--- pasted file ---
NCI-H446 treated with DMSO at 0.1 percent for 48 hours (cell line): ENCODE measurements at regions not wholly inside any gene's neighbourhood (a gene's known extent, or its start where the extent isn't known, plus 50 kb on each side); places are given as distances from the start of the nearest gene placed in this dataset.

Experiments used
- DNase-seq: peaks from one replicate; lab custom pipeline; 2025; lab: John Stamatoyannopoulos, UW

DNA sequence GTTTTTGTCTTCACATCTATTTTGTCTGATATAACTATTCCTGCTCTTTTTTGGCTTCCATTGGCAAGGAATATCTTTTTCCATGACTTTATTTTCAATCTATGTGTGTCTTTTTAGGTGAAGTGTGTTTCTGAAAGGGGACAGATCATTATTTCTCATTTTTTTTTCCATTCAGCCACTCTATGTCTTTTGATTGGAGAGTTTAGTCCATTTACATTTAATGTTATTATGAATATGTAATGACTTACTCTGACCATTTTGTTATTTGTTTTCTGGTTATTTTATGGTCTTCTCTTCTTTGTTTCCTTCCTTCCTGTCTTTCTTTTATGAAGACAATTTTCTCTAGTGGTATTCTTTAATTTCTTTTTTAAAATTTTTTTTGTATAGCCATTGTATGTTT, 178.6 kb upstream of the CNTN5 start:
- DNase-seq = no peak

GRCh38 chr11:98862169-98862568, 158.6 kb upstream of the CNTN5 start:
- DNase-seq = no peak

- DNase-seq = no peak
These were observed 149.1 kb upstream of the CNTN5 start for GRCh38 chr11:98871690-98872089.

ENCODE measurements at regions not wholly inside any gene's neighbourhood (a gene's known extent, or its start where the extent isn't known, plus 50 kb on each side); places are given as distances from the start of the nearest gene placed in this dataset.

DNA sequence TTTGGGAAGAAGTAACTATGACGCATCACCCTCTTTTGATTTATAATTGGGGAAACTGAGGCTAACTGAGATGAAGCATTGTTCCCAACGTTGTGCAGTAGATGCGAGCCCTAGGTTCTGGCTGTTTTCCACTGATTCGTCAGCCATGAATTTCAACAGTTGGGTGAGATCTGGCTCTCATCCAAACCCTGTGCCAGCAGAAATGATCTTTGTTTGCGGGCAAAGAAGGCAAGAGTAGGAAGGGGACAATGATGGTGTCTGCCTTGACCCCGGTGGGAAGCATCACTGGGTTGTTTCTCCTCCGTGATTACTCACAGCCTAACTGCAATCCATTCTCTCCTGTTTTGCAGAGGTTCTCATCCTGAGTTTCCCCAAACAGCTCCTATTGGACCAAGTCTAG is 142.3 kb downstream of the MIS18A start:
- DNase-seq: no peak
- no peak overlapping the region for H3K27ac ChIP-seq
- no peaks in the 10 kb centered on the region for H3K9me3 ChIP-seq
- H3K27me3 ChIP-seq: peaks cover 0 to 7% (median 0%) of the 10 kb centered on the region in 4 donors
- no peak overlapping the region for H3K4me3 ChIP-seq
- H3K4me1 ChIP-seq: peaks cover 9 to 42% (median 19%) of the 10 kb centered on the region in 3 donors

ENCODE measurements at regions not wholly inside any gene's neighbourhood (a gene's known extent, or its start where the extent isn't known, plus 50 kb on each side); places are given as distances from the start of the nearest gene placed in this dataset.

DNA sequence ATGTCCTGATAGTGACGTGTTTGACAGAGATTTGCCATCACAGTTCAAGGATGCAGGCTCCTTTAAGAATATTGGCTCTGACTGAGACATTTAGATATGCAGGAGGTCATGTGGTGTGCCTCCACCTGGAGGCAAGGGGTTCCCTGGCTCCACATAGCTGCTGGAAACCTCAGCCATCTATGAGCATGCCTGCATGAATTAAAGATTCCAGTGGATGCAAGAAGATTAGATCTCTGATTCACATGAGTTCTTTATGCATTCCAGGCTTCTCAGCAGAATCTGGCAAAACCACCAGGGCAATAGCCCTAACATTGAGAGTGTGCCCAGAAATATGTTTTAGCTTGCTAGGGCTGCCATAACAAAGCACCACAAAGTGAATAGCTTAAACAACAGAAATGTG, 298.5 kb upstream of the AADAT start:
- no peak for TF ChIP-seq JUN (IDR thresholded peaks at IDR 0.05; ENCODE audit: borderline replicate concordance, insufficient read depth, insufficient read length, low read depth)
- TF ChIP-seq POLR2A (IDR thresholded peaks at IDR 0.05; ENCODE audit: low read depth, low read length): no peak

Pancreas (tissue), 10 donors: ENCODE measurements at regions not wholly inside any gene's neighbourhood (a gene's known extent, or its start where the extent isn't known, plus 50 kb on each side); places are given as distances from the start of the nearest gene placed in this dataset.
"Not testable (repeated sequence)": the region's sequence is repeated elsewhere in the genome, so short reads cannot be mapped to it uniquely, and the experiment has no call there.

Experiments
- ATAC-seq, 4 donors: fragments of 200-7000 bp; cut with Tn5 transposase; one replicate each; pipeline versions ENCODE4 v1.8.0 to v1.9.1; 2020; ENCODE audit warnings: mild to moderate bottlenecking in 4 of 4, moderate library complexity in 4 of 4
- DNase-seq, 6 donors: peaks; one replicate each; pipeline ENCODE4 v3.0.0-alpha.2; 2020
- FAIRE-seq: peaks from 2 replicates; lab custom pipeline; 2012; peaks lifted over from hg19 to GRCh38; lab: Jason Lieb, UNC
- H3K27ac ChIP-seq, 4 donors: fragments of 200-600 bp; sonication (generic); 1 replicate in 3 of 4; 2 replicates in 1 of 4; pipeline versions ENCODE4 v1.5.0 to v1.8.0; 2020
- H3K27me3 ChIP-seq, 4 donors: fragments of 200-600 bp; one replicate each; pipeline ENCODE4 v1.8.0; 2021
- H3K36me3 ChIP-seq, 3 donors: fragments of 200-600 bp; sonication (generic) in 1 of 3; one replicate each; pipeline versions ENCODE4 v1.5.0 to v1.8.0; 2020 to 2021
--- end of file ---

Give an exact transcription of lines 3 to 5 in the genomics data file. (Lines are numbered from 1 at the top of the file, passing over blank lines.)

- DNase-seq: peaks from one replicate; lab custom pipeline; 2025; lab: John Stamatoyannopoulos, UW

DNA sequence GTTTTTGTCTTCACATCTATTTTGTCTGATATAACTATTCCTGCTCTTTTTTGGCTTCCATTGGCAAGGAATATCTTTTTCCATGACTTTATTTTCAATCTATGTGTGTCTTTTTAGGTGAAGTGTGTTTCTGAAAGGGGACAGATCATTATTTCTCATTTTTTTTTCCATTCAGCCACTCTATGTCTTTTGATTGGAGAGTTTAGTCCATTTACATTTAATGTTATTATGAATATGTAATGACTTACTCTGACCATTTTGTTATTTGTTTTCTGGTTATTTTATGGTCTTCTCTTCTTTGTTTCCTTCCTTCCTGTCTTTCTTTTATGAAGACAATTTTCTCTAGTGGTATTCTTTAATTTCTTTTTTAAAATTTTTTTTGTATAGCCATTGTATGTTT, 178.6 kb upstream of the CNTN5 start:
- DNase-seq = no peak